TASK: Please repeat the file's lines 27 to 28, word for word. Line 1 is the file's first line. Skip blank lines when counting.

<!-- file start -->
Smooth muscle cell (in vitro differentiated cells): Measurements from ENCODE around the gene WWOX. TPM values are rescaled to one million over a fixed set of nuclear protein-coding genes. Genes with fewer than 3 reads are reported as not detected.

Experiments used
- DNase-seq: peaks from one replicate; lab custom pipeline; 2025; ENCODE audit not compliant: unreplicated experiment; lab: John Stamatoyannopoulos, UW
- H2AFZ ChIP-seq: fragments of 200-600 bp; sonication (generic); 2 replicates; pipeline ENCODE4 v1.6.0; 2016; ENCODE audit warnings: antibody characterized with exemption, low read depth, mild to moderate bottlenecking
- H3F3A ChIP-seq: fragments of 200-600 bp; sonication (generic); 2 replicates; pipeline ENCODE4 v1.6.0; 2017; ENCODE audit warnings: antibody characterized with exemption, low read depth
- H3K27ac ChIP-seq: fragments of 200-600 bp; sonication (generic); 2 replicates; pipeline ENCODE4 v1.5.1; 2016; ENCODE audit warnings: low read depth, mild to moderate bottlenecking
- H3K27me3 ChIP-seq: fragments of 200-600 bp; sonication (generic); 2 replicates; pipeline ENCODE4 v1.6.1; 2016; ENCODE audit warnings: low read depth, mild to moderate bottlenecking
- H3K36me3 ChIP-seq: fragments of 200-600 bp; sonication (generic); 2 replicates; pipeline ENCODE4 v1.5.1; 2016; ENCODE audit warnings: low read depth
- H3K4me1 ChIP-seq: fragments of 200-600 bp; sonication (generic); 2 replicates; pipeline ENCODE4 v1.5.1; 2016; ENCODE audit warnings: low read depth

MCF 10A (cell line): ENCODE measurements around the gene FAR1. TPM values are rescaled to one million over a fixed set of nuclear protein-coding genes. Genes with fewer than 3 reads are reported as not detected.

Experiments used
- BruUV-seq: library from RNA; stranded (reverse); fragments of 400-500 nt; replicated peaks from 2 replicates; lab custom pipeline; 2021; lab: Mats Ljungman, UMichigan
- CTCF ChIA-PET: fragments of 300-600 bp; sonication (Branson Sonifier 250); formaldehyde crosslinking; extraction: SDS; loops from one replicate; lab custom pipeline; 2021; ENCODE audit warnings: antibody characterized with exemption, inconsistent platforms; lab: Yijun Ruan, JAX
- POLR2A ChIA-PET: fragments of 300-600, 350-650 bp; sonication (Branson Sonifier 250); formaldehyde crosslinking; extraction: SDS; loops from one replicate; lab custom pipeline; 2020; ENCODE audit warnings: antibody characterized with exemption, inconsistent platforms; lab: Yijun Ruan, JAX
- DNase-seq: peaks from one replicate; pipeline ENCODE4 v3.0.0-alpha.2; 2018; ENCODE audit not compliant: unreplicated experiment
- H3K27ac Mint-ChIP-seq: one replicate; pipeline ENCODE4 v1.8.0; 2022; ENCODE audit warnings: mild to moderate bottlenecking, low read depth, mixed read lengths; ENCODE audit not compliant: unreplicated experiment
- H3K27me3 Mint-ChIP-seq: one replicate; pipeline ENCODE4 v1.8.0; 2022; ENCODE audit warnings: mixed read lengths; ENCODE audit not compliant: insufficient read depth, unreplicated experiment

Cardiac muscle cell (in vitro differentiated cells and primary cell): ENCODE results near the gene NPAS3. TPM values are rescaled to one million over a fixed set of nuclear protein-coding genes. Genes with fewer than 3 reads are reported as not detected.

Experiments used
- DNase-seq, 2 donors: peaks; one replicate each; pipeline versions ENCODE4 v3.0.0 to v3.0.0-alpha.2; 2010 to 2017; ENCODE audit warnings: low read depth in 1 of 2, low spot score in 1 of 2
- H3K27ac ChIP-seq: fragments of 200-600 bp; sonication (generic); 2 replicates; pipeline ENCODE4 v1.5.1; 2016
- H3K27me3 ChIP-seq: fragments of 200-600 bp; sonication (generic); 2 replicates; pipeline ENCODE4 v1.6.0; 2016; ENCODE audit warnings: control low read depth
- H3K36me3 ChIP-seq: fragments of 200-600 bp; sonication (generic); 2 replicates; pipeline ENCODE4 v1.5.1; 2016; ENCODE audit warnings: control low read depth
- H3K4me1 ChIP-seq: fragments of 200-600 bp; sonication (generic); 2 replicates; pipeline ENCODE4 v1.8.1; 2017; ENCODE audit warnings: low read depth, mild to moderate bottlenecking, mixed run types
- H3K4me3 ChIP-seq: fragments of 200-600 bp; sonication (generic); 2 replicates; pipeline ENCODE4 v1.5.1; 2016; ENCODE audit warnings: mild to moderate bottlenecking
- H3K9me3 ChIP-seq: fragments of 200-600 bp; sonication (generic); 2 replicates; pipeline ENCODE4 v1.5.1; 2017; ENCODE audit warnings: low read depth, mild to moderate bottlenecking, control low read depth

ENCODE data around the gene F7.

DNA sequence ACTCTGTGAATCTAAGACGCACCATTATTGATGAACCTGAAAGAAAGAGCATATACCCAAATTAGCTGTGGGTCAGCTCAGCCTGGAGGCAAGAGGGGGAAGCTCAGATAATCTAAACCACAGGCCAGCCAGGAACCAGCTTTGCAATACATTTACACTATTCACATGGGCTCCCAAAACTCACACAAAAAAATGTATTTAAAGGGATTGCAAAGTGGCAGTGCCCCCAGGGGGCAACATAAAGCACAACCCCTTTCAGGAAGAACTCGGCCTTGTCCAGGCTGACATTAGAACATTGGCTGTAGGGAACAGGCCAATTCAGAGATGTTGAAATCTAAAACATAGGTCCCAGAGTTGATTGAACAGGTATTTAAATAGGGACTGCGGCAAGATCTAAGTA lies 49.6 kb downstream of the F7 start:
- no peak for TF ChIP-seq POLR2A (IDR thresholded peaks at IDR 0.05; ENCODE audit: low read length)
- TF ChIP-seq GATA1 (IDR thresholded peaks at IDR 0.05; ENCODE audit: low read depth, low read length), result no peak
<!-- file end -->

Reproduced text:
ENCODE data around the gene F7.

DNA sequence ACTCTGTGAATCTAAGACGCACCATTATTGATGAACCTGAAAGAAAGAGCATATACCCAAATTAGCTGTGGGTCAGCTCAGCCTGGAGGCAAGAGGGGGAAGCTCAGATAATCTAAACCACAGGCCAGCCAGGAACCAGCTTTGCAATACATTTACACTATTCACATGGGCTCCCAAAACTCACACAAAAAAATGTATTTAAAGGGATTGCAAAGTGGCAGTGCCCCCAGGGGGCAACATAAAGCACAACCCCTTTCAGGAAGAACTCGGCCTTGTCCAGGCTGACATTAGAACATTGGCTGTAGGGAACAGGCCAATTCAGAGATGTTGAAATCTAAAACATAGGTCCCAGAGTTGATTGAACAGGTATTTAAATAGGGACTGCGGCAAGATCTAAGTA lies 49.6 kb downstream of the F7 start: